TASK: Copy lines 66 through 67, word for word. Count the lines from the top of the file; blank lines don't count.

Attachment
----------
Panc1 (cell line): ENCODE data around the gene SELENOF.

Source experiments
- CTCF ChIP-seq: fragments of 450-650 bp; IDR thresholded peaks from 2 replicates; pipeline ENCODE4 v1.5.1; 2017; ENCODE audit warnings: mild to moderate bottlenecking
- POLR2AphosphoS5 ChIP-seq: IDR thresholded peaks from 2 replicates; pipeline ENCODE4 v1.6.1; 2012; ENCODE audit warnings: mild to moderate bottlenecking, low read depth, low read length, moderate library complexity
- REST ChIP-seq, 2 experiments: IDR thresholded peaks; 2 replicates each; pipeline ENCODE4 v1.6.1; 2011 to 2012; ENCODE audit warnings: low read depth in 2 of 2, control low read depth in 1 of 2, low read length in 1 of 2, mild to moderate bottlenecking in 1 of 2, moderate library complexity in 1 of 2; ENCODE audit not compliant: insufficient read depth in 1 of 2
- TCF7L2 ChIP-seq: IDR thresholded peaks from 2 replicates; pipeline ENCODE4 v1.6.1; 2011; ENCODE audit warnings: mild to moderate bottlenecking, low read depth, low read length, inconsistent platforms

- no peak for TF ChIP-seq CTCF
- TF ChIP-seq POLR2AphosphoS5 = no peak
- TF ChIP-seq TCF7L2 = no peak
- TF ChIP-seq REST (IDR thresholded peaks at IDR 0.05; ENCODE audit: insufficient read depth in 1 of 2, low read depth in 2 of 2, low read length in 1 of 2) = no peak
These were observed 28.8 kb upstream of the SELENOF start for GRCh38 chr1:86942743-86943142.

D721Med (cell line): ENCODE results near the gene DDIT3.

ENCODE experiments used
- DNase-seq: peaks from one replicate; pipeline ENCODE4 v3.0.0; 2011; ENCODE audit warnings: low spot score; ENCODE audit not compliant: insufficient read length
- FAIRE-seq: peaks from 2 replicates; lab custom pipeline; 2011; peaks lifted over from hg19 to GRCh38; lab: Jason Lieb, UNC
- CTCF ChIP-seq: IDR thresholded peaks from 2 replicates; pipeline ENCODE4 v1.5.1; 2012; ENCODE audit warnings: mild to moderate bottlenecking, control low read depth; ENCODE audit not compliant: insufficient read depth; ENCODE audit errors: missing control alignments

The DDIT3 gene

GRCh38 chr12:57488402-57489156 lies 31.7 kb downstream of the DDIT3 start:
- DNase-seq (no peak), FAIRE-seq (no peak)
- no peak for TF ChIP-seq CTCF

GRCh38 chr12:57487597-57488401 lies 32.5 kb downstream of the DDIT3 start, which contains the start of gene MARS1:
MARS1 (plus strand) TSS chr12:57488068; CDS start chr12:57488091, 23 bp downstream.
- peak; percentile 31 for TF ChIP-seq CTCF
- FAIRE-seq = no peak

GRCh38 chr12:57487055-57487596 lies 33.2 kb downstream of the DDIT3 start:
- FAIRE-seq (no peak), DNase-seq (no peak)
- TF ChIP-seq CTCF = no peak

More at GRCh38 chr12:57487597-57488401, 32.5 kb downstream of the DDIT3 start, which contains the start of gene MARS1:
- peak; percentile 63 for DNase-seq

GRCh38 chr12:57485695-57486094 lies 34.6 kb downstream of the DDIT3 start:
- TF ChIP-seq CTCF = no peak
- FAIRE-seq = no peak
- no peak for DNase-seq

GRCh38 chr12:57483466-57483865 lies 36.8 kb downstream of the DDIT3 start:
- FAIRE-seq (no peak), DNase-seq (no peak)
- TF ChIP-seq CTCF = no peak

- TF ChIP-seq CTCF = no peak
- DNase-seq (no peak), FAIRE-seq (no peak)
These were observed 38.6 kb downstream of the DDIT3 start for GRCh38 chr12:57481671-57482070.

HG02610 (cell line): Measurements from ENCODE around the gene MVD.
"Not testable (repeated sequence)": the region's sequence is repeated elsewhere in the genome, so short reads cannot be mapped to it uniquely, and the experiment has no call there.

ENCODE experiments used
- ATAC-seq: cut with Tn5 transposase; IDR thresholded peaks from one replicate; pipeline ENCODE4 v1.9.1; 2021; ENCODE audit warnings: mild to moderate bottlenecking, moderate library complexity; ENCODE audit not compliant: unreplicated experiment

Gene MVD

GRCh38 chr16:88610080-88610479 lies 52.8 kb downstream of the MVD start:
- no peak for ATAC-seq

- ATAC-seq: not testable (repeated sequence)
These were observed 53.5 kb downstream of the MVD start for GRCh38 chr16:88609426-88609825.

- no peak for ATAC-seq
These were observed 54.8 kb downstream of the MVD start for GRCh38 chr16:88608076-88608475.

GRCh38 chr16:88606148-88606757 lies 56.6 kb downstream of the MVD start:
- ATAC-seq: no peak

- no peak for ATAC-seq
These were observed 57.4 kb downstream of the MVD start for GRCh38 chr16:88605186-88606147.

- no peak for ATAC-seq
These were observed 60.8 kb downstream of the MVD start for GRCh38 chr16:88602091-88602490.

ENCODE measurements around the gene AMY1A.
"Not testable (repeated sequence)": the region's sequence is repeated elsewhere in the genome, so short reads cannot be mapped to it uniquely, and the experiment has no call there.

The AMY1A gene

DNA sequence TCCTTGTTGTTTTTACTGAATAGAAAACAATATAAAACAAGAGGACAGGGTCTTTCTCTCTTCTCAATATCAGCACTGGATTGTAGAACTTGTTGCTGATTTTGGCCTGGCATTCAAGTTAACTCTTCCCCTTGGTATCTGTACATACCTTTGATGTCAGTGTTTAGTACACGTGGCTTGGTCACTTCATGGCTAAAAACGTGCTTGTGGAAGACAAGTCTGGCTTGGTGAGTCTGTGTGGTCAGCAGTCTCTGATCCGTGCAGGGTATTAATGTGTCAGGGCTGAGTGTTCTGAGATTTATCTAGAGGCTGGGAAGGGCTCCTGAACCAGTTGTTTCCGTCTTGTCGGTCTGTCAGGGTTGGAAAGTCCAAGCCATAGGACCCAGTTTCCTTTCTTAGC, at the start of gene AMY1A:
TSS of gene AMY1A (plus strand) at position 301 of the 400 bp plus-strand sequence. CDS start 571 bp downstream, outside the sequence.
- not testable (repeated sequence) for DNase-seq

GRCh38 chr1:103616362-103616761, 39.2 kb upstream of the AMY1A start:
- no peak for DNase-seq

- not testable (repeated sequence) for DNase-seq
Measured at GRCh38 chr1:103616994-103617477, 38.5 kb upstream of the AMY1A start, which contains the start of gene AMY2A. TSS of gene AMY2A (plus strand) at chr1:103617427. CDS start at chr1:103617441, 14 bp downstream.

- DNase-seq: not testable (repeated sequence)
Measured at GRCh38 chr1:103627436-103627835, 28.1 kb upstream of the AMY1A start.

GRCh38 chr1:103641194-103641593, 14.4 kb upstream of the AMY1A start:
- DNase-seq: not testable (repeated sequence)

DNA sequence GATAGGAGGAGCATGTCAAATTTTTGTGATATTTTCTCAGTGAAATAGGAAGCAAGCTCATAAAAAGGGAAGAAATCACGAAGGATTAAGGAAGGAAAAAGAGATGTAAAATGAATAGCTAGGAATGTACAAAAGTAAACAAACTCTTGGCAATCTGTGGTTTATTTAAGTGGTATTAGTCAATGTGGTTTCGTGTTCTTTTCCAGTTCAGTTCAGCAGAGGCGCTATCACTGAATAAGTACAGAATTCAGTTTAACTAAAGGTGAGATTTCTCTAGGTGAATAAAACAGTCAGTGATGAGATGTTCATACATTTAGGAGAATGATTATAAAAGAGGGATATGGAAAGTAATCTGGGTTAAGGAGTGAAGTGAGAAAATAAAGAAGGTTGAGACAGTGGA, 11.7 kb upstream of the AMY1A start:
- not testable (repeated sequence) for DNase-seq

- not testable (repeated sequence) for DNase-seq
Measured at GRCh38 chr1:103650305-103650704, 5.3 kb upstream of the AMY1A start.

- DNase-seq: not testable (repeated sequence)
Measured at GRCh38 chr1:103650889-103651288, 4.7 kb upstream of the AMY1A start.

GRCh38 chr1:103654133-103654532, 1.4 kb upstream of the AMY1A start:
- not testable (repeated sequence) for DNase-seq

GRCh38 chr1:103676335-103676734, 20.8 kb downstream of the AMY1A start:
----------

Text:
Measured at GRCh38 chr1:103616994-103617477, 38.5 kb upstream of the AMY1A start, which contains the start of gene AMY2A. TSS of gene AMY2A (plus strand) at chr1:103617427. CDS start at chr1:103617441, 14 bp downstream.

- DNase-seq: not testable (repeated sequence)